Lois Greene Stone, writer and poet, has been syndicated worldwide. Poetry and personal essays have been included in hard & softcover book anthologies. Collections of her personal items/ photos/ memorabilia are in major museums including twelve different divisions of The Smithsonian. The Smithsonian selected her photo to represent all teens from a specific decade.
Inside the drawer, scented with
cherry-aroma pipe tobacco,
was personalized writing paper.
His identity, etched on granite now,
had no need to appear as a letterhead.
to use one sheet and envelope,
or to use-up all that remains
with his name.
July 2019 Eunoia Review
Lo Mein not included
Crunch. I slid the paper strip from
the broken cookie. My fortune was
clearly printed. No, this wasn’t a
prediction, or some silly universal
horoscope shown in daily papers
everywhere, it was baked inside the
odd shaped treat, and was truly mine.
Unlike a Ouija Board where a
question must be posed, this crumb-
coated rectangle waited for my hand
to release it.
Coins were inserted into machines
where a mannequin moved and
indicated my future. While I could
never be serious about that device,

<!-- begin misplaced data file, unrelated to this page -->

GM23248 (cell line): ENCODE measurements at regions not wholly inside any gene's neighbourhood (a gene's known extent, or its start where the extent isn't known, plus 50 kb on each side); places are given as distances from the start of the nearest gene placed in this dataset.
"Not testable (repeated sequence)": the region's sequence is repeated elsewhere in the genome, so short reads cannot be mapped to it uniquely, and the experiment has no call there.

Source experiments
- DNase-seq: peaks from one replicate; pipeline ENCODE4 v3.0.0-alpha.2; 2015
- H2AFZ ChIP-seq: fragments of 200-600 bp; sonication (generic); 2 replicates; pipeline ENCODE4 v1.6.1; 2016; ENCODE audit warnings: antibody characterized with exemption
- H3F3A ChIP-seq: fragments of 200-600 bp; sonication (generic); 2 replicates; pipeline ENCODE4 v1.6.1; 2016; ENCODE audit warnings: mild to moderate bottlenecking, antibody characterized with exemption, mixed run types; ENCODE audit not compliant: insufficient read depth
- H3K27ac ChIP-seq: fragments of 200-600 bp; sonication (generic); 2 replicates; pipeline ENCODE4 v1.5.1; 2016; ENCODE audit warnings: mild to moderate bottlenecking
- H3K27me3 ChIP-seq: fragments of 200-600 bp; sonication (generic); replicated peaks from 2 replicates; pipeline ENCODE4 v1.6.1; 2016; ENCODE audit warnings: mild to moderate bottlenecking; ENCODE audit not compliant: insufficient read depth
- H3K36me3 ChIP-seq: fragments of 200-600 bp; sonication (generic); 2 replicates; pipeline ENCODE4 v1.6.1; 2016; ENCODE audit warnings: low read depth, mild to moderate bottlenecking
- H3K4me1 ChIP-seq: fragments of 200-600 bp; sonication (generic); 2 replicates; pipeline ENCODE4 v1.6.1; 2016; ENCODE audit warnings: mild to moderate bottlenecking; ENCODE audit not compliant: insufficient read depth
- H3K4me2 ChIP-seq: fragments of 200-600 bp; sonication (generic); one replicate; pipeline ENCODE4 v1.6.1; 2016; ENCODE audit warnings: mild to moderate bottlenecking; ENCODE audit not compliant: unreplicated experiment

I so enjoyed inserting money. A
girlhood magazine had a monthly message
but wasn’t really private and special.
Wishes on stars were, well, wishes.
This pale brown crunchy treat, sitting in
a wooded bowl, waited for me to pick it;
I placed the predicted circumstance
in my purse assuming when ‘such’ revealed
itself, I’d smile and then affix the written
words to an empty spot on my desk blotter.
Halfway through young adulthood, I
accepted the folly. What’s been fortune,
fortunate, fortuitous has little to do with
cookies or Ouija, rabbits’ feet charms,
yet there’s a temptation to ‘believe’ when
I feel that cookie give way, erupt to
allow a thin stip of magic to appear.
published September, 2016 Halfway Down the Stairs
reprinted Spring 2019 Shemom
Did it matter
that it rained
for our outdoor party?
Did it matter
wilted our garden plants?
It only mattered
that we laughed,
held hands, and
as a family
spring 2005 Shemom
Everything Leaves Traces
Crosslegged she sits
watching me wash my hair.
She doesn't speak when
fragrant foam covers
my head, nor as I rinse
and towel dry. Reaching
her tiny arms upward,
I lift her, and as we
leave the room she
whispers into my moist
hair: "Mommy, you smell good."
©1994 Green's Educational Pub.
Reprinted: 2001 hardcover book anthology Harmony/Random House, “Mothers and Daughters”
reprinted spring 2019 Westward Quarterly
Ribbons and Spools